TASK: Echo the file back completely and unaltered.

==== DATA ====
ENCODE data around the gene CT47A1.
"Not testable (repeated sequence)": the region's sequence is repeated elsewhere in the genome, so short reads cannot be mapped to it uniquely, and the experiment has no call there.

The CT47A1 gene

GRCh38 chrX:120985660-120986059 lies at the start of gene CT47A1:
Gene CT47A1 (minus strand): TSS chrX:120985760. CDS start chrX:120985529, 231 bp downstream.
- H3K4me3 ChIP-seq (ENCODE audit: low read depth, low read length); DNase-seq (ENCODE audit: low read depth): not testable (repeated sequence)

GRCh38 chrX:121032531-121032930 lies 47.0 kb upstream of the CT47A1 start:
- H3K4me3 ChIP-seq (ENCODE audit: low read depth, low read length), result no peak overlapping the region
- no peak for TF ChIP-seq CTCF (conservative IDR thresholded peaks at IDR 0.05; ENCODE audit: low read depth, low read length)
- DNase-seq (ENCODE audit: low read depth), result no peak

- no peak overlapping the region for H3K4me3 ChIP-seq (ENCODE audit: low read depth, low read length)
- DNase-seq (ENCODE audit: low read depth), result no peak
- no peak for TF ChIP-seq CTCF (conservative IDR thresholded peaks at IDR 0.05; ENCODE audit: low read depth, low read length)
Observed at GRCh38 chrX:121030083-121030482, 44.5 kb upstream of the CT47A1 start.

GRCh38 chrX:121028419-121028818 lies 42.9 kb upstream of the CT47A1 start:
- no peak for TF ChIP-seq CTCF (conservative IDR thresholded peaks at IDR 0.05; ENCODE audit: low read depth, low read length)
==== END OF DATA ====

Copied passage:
ENCODE data around the gene CT47A1.
"Not testable (repeated sequence)": the region's sequence is repeated elsewhere in the genome, so short reads cannot be mapped to it uniquely, and the experiment has no call there.

The CT47A1 gene

GRCh38 chrX:120985660-120986059 lies at the start of gene CT47A1:
Gene CT47A1 (minus strand): TSS chrX:120985760. CDS start chrX:120985529, 231 bp downstream.
- H3K4me3 ChIP-seq (ENCODE audit: low read depth, low read length); DNase-seq (ENCODE audit: low read depth): not testable (repeated sequence)

GRCh38 chrX:121032531-121032930 lies 47.0 kb upstream of the CT47A1 start:
- H3K4me3 ChIP-seq (ENCODE audit: low read depth, low read length), result no peak overlapping the region
- no peak for TF ChIP-seq CTCF (conservative IDR thresholded peaks at IDR 0.05; ENCODE audit: low read depth, low read length)
- DNase-seq (ENCODE audit: low read depth), result no peak

- no peak overlapping the region for H3K4me3 ChIP-seq (ENCODE audit: low read depth, low read length)
- DNase-seq (ENCODE audit: low read depth), result no peak
- no peak for TF ChIP-seq CTCF (conservative IDR thresholded peaks at IDR 0.05; ENCODE audit: low read depth, low read length)
Observed at GRCh38 chrX:121030083-121030482, 44.5 kb upstream of the CT47A1 start.

GRCh38 chrX:121028419-121028818 lies 42.9 kb upstream of the CT47A1 start:
- no peak for TF ChIP-seq CTCF (conservative IDR thresholded peaks at IDR 0.05; ENCODE audit: low read depth, low read length)